BROOKSVILLE — Every time she closes her eyes, Skyler Nicholle Collins is taken back to Sunday evening, her boyfriend lying in the middle of a county road, clinging to life, and her screams piercing the air.
In these harrowing flashbacks, Collins is staggered by her injuries, and Enrique Daniel Acevedo is bleeding to death on the pavement as their three attackers speed off in her red convertible 2001 Ford Mustang.
She remembers feeling helpless.
Several days later, not much had changed.
"I try not to think about it," Collins said. "But it comes back no matter what."
Collins shared her memories of those final moments on Thursday, three days after authorities arrested three suspects in the fatal stabbing and carjacking of Acevedo near the intersection of Ayers and Culbreath roads, south of Brooksville.
Also Thursday, the Sheriff's Office released a pair of 911 calls that offer a three-minute glimpse into the grisly crime scene that unfolded shortly after Acevedo and Collins, both 18, drove to Emerson Road to pick up Collins' ex-boyfriend, who had called Collins asking for a ride, and two of his friends.
In the 911 calls, an unidentified female caller told a dispatcher that she saw someone sprawled in the middle of the road while driving along Culbreath about 5:40 p.m. Sunday
"There's a guy lying in the road," she said. "And he's bleeding."
That was Acevedo, who had just been stabbed twice in the back of the neck while another one of the passengers choked Collins until she lost consciousness, according to reports.
Collins regained consciousness when Acevedo slammed on the brakes, and the couple stumbled out of the car. Acevedo died on the side of the road before emergency responders could save his life.
Collins had ligature marks on her neck, but was discharged from the hospital later that day.
The suspects were later identified as 38-year-old Sherrie Dicus, 19-year-old Steven Wesolek and 14-year-old Sabrina Dicus, Sherrie Dicus' daughter. Sheriff Richard Nugent said Sherrie Dicus choked Collins, and Wesolek stabbed Acevedo.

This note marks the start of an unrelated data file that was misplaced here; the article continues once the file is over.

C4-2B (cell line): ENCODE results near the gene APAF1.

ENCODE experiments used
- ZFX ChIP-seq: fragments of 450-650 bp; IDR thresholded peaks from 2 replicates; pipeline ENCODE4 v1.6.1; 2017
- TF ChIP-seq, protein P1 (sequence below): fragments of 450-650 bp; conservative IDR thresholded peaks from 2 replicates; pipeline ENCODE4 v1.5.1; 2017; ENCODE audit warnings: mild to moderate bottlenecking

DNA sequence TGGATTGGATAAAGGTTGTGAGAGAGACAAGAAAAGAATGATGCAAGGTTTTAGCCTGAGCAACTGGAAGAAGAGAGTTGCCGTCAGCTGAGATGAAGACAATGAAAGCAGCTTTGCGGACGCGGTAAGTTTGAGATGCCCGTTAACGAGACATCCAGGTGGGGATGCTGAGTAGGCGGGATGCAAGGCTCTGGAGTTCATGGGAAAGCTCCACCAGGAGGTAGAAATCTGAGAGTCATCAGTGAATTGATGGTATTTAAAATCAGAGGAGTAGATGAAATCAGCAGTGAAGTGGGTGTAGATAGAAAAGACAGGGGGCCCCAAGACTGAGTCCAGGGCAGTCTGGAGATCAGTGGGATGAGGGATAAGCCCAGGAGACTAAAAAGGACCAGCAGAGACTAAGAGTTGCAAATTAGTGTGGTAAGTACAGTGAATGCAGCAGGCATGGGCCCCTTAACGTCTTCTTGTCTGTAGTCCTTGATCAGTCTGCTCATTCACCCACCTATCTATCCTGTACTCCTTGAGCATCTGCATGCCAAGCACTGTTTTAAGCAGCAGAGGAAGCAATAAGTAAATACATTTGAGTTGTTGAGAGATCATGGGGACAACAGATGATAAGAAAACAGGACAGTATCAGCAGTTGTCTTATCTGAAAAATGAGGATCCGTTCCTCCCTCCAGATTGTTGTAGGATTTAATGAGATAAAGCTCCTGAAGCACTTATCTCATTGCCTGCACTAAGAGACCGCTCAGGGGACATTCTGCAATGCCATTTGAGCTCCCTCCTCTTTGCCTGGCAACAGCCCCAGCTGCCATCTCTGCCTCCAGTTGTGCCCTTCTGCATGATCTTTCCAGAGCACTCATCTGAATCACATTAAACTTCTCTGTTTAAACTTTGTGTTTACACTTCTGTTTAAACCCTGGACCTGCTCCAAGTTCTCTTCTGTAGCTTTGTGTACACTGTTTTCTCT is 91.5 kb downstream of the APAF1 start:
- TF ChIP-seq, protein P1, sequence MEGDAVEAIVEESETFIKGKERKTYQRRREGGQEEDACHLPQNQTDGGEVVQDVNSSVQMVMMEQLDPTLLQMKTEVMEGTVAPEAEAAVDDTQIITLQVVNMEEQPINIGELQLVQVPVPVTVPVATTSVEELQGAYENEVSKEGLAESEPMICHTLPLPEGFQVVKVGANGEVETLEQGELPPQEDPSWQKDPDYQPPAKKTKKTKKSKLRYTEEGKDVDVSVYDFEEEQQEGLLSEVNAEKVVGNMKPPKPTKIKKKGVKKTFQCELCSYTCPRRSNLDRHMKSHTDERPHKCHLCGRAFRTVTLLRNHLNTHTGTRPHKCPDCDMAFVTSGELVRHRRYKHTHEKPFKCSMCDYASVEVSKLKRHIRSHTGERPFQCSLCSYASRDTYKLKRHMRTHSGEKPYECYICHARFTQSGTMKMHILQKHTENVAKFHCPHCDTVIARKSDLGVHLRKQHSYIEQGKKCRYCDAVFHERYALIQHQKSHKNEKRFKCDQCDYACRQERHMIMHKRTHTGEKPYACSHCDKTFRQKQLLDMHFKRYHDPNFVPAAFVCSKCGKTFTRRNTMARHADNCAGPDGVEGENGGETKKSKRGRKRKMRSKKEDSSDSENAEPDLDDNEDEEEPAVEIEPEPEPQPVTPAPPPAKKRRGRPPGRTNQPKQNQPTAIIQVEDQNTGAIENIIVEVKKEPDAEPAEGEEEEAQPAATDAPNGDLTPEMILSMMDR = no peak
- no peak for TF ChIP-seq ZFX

All three suspects are homeless. They each face charges of murder, attempted murder and carjacking.
On Thursday, Collins said she had mostly recovered from her injuries but was still unable to shake memories of her boyfriend lying on the ground, blood seeping from his wounds
"I was screaming, shaking him and telling him it was going to be okay," she said. "I told him that he was going to make it and he was going to live through this."
Collins credited Acevedo with saving her life, saying that because he slammed on the brakes in the midst of the attack, they were able to bolt from the car. She said they ran about 50 feet to the intersection of Culbreath and Ayers before Acevedo collapsed.
The attackers drove off in the red convertible.
It was soon after that the woman who called 911 was driving along Culbreath and saw Acevedo in the middle of the road.
"He's lying on his chest, and the blood is just pouring," she told the 911 dispatcher. "He's moving."
Collins' screams can be heard in the background as the caller relayed a handful of details to the dispatcher. "They're on the way to help now," the dispatcher told the woman before they ended the call.
But the woman called a few minutes later to make sure that someone was on the way.
Within seconds, a paramedic arrived on the scene.
"He's getting ready to start performing CPR," the woman told the dispatcher. "He's cutting his shirt off."
But it was to no avail.
Thursday afternoon, at Brewer and Sons Funeral Home on Mariner Boulevard in Spring Hill, nearly 100 family members and friends packed into a small chapel for the first of two visitations and where Acevedo's funeral will be today. The funeral home was adorned with dozens of pictures of Acevedo from his toddler days to more recent photos of him goofing off with friends.
The only son of four children born to Aristides and Carmen Acevedo of Spring Hill, "Ricky" was remembered as an easygoing and generous teen who loved to tinker with cars and care for stray dogs and cats.
"He was a person who did a lot of favors for people," said Nestor Baez, a friend of the family. "All that he had was for everybody else."
That wasn't lost on others who attended the viewing, some of whom noted that he died trying to help out his girlfriend and a group of people he didn't know.
"That was so typical of Ricky," said Lori Aleo, Acevedo's seventh-grade history teacher at Fox Chapel Middle School. "It was the first thing I thought of when I heard the news."
Joel Anderson can be reached at firstname.lastname@example.org or (352) 754-6120.